Circa 1450: Johannes Gutenberg introduces movable type and the printing press in Mainz, Germany.

Circa 1455–1480: Black Books of Hours (also known as Black Hours) are produced in Flanders for members of the Burgundian court, with silver and gold text inscribed on vellum dyed with corrosive iron gall ink.

Circa 1480–1500: Manuscript Latin Book of Hours on display is produced.

1489: Antoine Verard begins using illustrations modeled on Phillipe Pigouchet’s work for the woodblock illustrations in his printed Books of Hours.

Circa 1500: Miniature unfinished manuscript on display is produced.

Circa 1520–1530: Master of the Ango Hours paints the Book of Hours for the use of Rouen.

1522: Thielman Kerver dies; his widow, Yolande Bonhomme, takes over his Paris print shop, printing the Dutch Book of Hours 11 years later (1533).

1545: Following the Council of Trent, the Little Office of the Blessed Virgin Mary becomes an obligation only on Saturdays.

Books of Hours and Book History

Tree of Jesse and Annunciation miniatures in a printed Dutch Book of Hours

Tree of Jesse and Annunciation miniatures in a printed Dutch Book of Hours [Die Ghetiiden van onser liever Vrouwen...], published by Yolande Bonhomme, the widow of Theilman Kerver. Paris, 1533.

Tree of Jesse and Annunciation miniatures in a printed Dutch Book of Hours

Tree of Jesse and Annunciation miniatures in a printed Dutch Book of Hours [Die Ghetiiden van onser liever Vrouwen...], published by Yolande Bonhomme, the widow of Theilman Kerver. Paris, 1533.

Books of Hours remained popular even as the printing press revolutionized Europe in the 15th century. The transition from manuscript production to the printing press was not always straightforward. Just as the first movable type in Europe was modeled on contemporary handwriting, conventions like hand-illuminated gold initials, vellum pages, and custom miniatures reassured owners that although the production methods had changed, a printed Book of Hours was still a treasure.

Marian hymn “Ave lignum excelsum gloriae” in a manuscript Latin Book of Hours

An initial A indicates the beginning of the Marian hymn “Ave lignum excelsum gloriae” in a manuscript Latin Book of Hours, circa 1480–1500.

Marian hymn “Ave lignum excelsum gloriae” in a manuscript Latin Book of Hours

An initial A indicates the beginning of the Marian hymn “Ave lignum excelsum gloriae” in a manuscript Latin Book of Hours, circa 1480–1500.

Manuscript Books of Hours could be highly customized to include devotions to local saints or patrons of the owner, and manuscripts like the one above did not cease being produced with the advent of printing. Still, many conventions applied, such as the illustrated scenes accompanying the texts for certain canonical hours and the inclusion of a calendar, a litany of saints, Gospel lessons, an Office of the Dead, and popular prayers and psalms. Illustrated scenes of Christ’s birth and passion reminded readers of the cycle of redemption and the biblical origins of the texts as they prayed the hours; they also helped readers find their place before page numbering became common.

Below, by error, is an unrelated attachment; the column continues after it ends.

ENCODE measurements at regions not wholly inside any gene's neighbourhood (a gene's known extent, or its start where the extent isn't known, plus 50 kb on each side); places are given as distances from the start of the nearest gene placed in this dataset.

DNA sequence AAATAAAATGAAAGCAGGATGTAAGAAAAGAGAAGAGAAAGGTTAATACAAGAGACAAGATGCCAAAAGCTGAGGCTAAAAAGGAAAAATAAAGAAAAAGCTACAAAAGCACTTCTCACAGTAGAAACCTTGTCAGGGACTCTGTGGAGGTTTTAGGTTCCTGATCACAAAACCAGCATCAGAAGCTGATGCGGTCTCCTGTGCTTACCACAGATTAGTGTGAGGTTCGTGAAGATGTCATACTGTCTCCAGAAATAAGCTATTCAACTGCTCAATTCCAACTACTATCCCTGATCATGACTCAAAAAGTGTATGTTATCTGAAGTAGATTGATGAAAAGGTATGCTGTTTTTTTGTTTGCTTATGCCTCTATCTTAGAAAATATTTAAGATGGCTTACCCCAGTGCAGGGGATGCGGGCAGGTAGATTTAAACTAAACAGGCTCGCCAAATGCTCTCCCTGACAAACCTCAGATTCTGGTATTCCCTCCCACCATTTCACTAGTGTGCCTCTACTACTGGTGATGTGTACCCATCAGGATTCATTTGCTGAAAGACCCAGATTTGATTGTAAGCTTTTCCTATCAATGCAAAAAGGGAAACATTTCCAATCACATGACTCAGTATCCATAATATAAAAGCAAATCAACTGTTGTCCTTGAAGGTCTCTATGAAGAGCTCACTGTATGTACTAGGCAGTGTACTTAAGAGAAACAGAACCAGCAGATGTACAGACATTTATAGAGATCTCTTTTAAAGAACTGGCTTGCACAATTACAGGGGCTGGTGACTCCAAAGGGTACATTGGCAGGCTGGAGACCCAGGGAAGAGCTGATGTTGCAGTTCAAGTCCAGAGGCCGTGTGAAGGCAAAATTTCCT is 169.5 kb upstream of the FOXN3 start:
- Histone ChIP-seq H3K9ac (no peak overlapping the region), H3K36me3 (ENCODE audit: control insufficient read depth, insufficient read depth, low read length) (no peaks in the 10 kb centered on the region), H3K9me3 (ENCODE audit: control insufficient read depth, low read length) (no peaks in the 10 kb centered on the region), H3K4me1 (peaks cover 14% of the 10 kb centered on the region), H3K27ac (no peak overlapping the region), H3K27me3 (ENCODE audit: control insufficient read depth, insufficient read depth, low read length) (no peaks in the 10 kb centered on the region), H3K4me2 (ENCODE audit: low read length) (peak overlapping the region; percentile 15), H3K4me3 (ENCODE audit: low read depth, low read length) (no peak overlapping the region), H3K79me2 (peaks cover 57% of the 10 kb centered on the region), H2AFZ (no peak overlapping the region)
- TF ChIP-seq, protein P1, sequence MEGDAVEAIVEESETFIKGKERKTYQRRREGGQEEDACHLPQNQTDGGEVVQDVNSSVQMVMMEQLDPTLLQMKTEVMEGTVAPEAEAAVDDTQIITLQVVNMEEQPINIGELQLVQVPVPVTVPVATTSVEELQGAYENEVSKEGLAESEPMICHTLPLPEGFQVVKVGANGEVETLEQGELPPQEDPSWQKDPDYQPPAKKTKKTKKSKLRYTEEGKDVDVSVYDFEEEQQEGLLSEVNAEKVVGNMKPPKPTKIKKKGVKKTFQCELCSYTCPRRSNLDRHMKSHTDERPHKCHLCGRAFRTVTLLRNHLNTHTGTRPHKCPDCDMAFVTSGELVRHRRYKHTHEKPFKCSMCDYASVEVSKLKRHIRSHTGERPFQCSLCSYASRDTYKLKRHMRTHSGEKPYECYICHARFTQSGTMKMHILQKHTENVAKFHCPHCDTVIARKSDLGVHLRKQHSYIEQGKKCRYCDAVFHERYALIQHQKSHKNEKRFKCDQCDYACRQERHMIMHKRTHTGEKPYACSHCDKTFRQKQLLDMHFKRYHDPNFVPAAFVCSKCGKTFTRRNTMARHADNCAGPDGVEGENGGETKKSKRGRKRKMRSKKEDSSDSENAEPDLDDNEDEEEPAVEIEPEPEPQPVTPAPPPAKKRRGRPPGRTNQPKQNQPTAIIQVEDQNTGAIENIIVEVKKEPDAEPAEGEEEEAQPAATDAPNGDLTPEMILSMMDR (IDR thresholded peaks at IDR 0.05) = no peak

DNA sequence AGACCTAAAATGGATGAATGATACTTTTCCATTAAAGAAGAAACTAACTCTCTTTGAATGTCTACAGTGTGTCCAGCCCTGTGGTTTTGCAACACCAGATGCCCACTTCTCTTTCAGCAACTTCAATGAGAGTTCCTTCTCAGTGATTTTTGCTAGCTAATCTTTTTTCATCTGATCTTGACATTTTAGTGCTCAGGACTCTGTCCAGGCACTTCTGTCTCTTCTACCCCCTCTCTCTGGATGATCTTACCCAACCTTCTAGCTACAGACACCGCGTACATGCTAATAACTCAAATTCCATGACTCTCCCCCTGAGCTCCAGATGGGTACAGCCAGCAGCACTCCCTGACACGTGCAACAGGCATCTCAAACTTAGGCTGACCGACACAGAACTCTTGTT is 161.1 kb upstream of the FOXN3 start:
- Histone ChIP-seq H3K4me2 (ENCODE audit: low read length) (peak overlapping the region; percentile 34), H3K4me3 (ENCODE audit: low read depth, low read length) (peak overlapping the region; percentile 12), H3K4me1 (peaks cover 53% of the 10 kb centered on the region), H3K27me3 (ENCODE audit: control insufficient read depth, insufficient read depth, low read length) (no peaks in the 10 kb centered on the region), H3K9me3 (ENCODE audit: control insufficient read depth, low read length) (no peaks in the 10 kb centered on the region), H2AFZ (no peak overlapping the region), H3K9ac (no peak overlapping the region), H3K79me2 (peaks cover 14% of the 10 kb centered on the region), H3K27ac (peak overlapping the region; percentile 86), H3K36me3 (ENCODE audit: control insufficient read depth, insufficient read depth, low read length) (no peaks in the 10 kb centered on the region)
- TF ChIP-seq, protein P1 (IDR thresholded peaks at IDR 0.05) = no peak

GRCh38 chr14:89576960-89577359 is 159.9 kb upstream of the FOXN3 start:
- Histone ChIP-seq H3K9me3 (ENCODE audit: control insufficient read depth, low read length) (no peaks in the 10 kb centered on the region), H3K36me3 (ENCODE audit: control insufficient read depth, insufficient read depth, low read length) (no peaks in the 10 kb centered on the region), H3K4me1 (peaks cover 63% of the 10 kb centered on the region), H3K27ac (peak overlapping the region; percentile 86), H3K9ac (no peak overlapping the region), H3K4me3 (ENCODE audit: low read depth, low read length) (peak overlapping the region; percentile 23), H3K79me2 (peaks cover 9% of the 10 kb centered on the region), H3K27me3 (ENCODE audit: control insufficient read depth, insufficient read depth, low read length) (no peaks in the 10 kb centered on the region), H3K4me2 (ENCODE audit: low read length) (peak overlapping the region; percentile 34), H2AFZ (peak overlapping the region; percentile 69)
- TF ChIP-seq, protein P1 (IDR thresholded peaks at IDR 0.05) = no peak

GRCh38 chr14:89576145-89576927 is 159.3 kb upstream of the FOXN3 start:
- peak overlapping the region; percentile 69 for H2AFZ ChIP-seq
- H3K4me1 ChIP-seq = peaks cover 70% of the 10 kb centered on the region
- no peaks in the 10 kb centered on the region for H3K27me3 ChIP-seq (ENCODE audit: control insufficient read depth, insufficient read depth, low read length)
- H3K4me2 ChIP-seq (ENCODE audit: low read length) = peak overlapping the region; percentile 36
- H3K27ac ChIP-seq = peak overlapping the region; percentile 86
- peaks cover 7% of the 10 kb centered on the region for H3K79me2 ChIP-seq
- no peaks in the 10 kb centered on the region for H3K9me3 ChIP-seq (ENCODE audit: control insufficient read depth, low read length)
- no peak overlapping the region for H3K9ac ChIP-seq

The Magnificat in a printed French Book of Hours for use of Rouen

The Magnificat in a printed French Book of Hours for use of Rouen [Heures a l'usage de Rouen], published by Antoine Verard. Paris, 1503.

The Magnificat in a printed French Book of Hours for use of Rouen

The Magnificat in a printed French Book of Hours for use of Rouen [Heures a l'usage de Rouen], published by Antoine Verard. Paris, 1503.

In lieu of the ornate illumination that decorated earlier manuscript Books of Hours, printers such as Antoine Verard used wood and metal cut in relief to produce full-page illustrations and elaborate borders. The amount of labor involved meant that images were reused and sometimes clashed with the text. Although seeing the Magnificat surrounded by memento mori illustrations may seem strange today, it would likely have been less dissonant for medieval and early modern readers.



Marian Prayers

The Obsecro te and the O intemerata are two Marian prayers frequently included in Books of Hours. Obsecro te is an expressive prayer that allowed devotees to experience an intimate relationship with the Mother of God. The prayer lists Mary’s qualities, reminds her of the joyful role she played in the Incarnation, describes the sorrows and her role in Christ’s passion, and petitions her. The prayer ends with its most moving request: 

And at the end of my life show me your face, and reveal to me the day and hour of my death. Please hear and receive this humble prayer and grant me eternal life. Listen and hear me, Mary, sweetest virgin, Mother of God and mercy. Amen.

The O intemerata is similar in tone and structure but calls on both the Virgin Mary and St. John. This prayer requests them “to be, at every hour and every moment of my life, inside and outside me, my steadfast guardians and pious intercessors before God …, for you can obtain whatever you ask from God without delay.”

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Curator, Jillian Ewalt
Co-curator, Henry Handley

Contributors, Sarah Cahalan and Melanie Zebrowski
Digitization and Photography, Ryan O'Grady
Graphic Design, Ann Zlotnik